Of films, riots and hatred III: Scorsese and Verhoeven

[ by Charles Cameron — The Last Temptation of Christ troubles, an early warning re the upcoming Jesus of Nazareth movie — the blood libel and more ]

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American and European Christians, too, can react violently to films they perceive as blasphemous, and this too we should remember as we weigh our own responses to the rioting in Cairo and elsewhere.

Martin Scorsese‘s Last Temptation of Christ gives us a sense of how modern American and European Christians can react to perceived blasphemy, while the forthcoming Paul Verhoeven movie of his own book Jesus of Nazareth will test the degree to which we’ve learned the lessons of a quarter century ago — and of this last week.

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Martin Scorsese’s The Last Temptation of Christ: stirred strong feelings when it opened. I was in LA at the time, and was following the controversy fairly closely having attended an early screening, and having both literary and theological interests.

The short video clip below is a little choppy, it doesn’t make it particularly clear that the clips you see are from the film Martin Scorsese made of a novel — written by the Nobel laureate Nikos Kazantzakis — which makes no attempt nor pretense to be a historical or religiously orthodox portrayal of Christ. IMO, it is worth watching for the glimpse it gives of just how strong the undercurrents of emotion aroused by Scorsese’s film were at the time:

YouTube video

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I’m bringing this subject up and attending to it in some detail because NBC World News mentioned Martin Scorsese’s movie on the 13th of this month, in an explanation as to Why films and cartoons of Muhammad spark violence, but without gwetting the picture quite right:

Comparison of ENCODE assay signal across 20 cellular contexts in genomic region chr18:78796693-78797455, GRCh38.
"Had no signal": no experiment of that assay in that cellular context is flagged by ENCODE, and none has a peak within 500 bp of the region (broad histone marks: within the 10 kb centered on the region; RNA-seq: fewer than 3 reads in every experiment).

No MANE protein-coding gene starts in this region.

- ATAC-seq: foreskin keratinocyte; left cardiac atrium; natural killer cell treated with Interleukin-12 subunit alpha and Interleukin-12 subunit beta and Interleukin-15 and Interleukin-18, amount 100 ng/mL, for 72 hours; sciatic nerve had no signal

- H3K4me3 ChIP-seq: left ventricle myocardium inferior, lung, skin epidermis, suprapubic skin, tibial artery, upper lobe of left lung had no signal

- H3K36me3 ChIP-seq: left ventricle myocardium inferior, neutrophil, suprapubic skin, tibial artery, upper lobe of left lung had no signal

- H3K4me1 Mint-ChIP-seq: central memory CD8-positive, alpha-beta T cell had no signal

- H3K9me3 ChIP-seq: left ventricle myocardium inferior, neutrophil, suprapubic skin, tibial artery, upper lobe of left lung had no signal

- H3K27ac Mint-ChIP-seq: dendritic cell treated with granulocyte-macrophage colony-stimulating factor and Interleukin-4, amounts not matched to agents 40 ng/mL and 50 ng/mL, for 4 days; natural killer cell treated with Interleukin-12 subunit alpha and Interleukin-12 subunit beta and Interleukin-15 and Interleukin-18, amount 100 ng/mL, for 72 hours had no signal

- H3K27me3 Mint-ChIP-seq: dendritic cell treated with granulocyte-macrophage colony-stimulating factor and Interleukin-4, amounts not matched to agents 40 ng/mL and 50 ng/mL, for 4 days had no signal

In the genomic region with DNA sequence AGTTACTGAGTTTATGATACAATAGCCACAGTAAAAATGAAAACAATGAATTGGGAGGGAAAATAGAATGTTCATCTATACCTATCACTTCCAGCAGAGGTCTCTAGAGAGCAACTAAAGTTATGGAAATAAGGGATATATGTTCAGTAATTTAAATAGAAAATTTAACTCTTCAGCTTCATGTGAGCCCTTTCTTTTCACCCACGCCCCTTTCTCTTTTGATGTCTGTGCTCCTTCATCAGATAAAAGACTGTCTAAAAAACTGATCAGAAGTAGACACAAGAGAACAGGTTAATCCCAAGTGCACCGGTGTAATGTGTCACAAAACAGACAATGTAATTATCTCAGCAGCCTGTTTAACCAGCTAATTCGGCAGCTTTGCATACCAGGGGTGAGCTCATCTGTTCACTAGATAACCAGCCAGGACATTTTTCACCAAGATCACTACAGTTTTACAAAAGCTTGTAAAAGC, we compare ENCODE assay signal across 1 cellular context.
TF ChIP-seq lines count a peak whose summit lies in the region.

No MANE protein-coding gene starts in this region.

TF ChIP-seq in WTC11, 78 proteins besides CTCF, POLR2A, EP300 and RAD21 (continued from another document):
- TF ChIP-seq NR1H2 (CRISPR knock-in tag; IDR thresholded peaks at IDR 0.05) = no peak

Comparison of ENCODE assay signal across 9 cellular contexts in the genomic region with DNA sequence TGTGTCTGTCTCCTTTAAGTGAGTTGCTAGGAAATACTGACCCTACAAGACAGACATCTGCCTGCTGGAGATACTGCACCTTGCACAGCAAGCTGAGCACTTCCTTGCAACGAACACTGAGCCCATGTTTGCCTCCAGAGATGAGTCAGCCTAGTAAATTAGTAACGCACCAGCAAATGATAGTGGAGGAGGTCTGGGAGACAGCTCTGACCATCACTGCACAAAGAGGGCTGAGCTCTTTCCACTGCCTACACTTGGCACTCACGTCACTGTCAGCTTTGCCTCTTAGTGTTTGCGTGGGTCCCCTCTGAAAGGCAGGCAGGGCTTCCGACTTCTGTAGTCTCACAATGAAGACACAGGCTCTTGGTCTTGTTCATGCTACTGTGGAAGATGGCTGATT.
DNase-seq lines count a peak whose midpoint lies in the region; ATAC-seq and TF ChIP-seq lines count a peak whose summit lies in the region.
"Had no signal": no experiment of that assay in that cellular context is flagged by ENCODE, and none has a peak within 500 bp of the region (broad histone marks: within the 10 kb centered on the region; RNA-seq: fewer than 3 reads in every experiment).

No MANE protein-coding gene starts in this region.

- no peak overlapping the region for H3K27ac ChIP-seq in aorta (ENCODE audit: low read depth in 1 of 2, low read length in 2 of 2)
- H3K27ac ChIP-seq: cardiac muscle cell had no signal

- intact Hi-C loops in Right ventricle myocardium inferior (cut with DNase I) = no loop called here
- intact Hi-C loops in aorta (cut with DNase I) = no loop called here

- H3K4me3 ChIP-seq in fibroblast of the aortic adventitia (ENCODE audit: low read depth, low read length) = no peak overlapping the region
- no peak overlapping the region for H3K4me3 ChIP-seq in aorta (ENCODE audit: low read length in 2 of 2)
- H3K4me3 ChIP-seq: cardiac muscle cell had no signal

Director Martin Scorsese’s adaptation of a book by the same name showed Jesus struggling with lust, depression and doubt, and engaging in sex — in his imaginings — before snapping back to reality and dying on the cross. That movie was seen as blasphemy by some Christians, who — though not violent — were vocal enough to prevent the film from being shown in many parts of the United States.

There may have been no violence done to humans in the US — but there as certainly damage to property, and some vicious threats made, as The Encyclopedia of Religion and Film records:

At the Cineplex Odeon Showcase Theater in New York City, vandals slashed seats and spray-painted threats aimed at the chairman of MCA: “Lew Wasserman: If you release ‘The Last Temptation of Christ,’ we will wait years and decimate all Universal property. This message is for your insurance company.”

In parts of Europe, the violence was more intense:

Overseas, at the September 28 opening in Paris, demonstrators who had gathered for a prayer vigil threw tear gas canisters at the theater’s entrance. Catholic clergy led rock-throwing and fire-bombing assaults on theaters in many French municipalities. A thousand rioters in Athens trashed the Opera cinema, ripping apart the screen and destroying the projection equipment.

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